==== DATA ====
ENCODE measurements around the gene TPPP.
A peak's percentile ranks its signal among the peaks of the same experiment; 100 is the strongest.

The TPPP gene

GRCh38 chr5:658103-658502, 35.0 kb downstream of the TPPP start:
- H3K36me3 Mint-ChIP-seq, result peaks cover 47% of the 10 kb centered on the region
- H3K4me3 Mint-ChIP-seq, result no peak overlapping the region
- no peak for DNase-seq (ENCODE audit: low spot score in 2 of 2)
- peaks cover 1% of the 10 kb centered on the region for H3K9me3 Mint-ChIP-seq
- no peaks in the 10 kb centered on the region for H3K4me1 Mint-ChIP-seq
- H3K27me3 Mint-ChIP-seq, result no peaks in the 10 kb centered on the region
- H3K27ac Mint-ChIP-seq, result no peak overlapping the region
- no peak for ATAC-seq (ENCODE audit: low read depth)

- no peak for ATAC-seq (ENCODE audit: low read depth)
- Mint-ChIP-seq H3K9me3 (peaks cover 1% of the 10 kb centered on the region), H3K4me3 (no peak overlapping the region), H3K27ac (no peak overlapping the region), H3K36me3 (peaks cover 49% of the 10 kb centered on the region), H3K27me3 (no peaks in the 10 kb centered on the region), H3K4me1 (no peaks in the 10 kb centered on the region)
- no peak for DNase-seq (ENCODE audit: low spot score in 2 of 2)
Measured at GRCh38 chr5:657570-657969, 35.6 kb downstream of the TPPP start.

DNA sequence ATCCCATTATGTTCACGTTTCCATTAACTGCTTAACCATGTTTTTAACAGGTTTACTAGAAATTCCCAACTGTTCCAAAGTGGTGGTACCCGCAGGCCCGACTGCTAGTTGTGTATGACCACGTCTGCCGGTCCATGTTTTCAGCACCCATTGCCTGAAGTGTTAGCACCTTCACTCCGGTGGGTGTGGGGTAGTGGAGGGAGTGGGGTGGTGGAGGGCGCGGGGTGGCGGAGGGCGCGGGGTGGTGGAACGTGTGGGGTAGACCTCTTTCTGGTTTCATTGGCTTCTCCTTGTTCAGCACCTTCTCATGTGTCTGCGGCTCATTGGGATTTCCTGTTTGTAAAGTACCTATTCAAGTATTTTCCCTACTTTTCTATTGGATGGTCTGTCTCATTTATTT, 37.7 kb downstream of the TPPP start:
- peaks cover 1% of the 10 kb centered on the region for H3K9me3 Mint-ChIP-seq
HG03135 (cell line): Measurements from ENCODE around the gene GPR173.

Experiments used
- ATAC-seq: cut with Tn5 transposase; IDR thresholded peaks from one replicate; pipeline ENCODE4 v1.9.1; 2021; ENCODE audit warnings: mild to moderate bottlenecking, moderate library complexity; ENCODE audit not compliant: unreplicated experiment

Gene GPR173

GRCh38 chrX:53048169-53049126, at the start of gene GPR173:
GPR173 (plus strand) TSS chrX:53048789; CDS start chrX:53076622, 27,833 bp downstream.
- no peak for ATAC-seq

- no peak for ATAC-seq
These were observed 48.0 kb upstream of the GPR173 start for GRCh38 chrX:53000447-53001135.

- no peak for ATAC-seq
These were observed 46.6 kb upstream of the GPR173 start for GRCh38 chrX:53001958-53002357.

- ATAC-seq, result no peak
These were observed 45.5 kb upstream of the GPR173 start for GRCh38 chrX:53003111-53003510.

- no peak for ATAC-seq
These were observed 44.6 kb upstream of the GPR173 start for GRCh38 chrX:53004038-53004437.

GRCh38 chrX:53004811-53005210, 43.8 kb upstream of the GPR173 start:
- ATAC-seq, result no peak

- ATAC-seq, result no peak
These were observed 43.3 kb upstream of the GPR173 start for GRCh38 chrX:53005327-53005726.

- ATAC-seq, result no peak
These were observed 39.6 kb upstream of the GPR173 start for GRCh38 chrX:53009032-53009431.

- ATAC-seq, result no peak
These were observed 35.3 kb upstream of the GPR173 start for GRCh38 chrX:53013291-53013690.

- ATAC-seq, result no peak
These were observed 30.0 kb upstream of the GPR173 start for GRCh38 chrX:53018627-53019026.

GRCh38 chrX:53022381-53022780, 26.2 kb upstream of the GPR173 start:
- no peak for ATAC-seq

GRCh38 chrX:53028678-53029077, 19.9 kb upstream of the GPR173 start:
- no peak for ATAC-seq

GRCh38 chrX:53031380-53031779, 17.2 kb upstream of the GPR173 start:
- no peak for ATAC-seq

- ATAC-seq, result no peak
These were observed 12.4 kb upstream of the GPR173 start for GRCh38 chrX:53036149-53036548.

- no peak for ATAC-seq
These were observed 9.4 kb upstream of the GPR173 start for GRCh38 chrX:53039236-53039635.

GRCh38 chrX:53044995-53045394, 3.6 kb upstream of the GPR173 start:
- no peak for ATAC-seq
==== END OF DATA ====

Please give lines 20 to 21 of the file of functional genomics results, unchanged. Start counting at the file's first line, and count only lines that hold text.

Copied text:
Experiments used
- ATAC-seq: cut with Tn5 transposase; IDR thresholded peaks from one replicate; pipeline ENCODE4 v1.9.1; 2021; ENCODE audit warnings: mild to moderate bottlenecking, moderate library complexity; ENCODE audit not compliant: unreplicated experiment